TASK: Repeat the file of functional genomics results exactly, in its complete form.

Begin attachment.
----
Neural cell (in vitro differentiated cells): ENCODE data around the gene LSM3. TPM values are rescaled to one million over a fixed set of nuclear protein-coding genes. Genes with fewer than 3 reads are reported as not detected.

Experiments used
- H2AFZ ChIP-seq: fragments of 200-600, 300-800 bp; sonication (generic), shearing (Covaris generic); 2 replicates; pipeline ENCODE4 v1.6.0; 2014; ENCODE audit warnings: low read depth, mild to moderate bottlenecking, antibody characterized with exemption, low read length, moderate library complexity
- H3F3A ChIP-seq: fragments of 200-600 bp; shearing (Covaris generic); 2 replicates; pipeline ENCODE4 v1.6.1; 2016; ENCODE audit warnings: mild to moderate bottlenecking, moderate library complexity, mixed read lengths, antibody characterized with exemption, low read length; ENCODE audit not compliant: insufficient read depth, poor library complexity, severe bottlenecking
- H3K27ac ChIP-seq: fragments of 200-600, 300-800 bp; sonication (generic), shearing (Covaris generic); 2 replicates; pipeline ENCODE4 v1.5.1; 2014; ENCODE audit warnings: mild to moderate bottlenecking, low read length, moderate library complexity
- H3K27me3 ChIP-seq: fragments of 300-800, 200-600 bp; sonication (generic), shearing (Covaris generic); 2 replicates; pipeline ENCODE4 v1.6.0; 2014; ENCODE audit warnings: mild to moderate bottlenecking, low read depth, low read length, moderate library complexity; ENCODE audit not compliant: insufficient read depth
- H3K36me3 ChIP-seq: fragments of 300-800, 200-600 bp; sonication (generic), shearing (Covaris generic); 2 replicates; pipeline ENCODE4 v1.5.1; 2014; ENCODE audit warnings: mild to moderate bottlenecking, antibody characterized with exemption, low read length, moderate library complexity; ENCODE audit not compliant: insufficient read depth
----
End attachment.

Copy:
Neural cell (in vitro differentiated cells): ENCODE data around the gene LSM3. TPM values are rescaled to one million over a fixed set of nuclear protein-coding genes. Genes with fewer than 3 reads are reported as not detected.

Experiments used
- H2AFZ ChIP-seq: fragments of 200-600, 300-800 bp; sonication (generic), shearing (Covaris generic); 2 replicates; pipeline ENCODE4 v1.6.0; 2014; ENCODE audit warnings: low read depth, mild to moderate bottlenecking, antibody characterized with exemption, low read length, moderate library complexity
- H3F3A ChIP-seq: fragments of 200-600 bp; shearing (Covaris generic); 2 replicates; pipeline ENCODE4 v1.6.1; 2016; ENCODE audit warnings: mild to moderate bottlenecking, moderate library complexity, mixed read lengths, antibody characterized with exemption, low read length; ENCODE audit not compliant: insufficient read depth, poor library complexity, severe bottlenecking
- H3K27ac ChIP-seq: fragments of 200-600, 300-800 bp; sonication (generic), shearing (Covaris generic); 2 replicates; pipeline ENCODE4 v1.5.1; 2014; ENCODE audit warnings: mild to moderate bottlenecking, low read length, moderate library complexity
- H3K27me3 ChIP-seq: fragments of 300-800, 200-600 bp; sonication (generic), shearing (Covaris generic); 2 replicates; pipeline ENCODE4 v1.6.0; 2014; ENCODE audit warnings: mild to moderate bottlenecking, low read depth, low read length, moderate library complexity; ENCODE audit not compliant: insufficient read depth
- H3K36me3 ChIP-seq: fragments of 300-800, 200-600 bp; sonication (generic), shearing (Covaris generic); 2 replicates; pipeline ENCODE4 v1.5.1; 2014; ENCODE audit warnings: mild to moderate bottlenecking, antibody characterized with exemption, low read length, moderate library complexity; ENCODE audit not compliant: insufficient read depth